The research focused on the ways in which flight schools can provide a specialized training format that satisfies goals for both professional and recreational pilots. These are unique ways in which, flight schools can achieve flight instruction for students by providing a strong training format that meets the individuals needs. Offering practical and theoretical skills to the students, and ensuring professional instructors. Also the use of modern facilities and equipment for teaching students; with a strong emphasis for FAA standards during all phases of instruction.
These are some ideas flight schools should adopt in order to meet needs and demands of their students. Introduction The purpose of the research was to find how flight schools provide unique flight training solutions to meet needs of their students. The research identifies principles that flight schools practice as a school that takes a pilot from never having piloted an aircraft to, “helping them know when to use their landing lights, transponder, and trim tabs. (Above View FBO [AV], 2008)
Learning to fly is one of the dreams of many people; and there are many reasons to learn to fly and most local flight schools can facilitate student’s needs on just about any schedule and desired rating or certification. (G&B Aircraft Management [G&B], 2008) Some may want to learn to fly for recreational purposes while others may learn to fly for a career. Whether as a career, or for recreational purposes in flight operations is one of the more unique areas of flight training in aviation.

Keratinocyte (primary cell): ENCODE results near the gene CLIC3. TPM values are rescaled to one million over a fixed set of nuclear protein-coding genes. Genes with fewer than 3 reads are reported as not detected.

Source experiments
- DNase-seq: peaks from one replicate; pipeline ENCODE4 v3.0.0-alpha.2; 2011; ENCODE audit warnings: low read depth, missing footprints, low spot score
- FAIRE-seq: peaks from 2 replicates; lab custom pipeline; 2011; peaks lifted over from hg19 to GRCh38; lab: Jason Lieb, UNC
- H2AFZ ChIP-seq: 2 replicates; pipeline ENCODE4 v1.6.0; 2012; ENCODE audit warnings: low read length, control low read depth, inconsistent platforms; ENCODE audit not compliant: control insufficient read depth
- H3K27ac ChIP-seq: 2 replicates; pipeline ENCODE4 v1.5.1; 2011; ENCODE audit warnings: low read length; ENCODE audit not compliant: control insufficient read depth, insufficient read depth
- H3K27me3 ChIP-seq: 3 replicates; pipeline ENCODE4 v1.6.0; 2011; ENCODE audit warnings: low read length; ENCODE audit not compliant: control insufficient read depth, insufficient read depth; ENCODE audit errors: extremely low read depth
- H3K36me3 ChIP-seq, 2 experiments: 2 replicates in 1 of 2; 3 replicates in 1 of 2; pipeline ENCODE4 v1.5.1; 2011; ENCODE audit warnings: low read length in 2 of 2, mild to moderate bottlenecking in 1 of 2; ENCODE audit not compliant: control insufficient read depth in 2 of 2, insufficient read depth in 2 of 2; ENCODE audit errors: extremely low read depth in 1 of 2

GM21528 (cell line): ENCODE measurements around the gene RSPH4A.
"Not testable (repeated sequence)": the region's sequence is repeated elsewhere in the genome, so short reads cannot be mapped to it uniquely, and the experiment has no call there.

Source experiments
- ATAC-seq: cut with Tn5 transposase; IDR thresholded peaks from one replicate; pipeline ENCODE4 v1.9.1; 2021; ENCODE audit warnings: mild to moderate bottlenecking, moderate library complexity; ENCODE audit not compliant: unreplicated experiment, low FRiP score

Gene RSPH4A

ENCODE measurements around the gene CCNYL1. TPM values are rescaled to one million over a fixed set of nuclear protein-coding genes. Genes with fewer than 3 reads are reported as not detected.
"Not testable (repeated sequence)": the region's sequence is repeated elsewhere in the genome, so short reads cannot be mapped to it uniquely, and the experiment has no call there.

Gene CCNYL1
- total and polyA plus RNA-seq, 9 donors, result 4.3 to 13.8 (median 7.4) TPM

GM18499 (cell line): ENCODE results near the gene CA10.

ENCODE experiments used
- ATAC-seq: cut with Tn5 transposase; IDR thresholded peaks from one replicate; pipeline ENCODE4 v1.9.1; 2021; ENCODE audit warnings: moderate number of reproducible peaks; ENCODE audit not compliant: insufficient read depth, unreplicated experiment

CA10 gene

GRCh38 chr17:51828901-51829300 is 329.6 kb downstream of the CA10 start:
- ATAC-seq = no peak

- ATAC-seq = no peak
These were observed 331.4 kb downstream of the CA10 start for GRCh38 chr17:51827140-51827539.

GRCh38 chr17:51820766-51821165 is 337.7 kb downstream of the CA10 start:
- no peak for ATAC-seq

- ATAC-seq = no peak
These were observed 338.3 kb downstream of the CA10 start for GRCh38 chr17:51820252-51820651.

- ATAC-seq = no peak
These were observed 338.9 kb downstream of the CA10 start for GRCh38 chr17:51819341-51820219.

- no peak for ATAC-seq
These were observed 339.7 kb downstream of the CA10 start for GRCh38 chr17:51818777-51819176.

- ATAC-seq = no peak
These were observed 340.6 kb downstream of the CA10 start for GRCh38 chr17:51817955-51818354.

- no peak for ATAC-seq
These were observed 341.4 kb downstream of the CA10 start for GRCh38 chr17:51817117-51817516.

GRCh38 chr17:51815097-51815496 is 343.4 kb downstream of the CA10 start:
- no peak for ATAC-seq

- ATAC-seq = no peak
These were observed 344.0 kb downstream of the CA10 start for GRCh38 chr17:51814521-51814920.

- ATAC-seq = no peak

Order custom essay Aviation Flight School with free plagiarism report
Students at flight schools can be trained to become commercial pilots or recreational pilots. For the commercial pilot the world of aviation is very much exciting, dynamic and can be very demanding. In order for one to become a professional aviator whom the world can rely and depend on in the future, one has to undergo thorough flight training. Simply attending a flight school is never enough, though it is a basic requirement, one needs to be thoroughly trained before he is given certification. Schofields flying club [Schofields], 2008) For Private pilots aviation is taken as a recreation that provides the student with a sense of freedom, fun, and accomplishment that stays with that person forever. Private pilots also begin with the same detailed training that commercial pilots need. (Schofields, 2008) For both types of students the training environment for flight should be conducive and all tools needed for training should be available in order to ensure a clear understanding. (Schofields, 2008) Theoretical and Practical Skills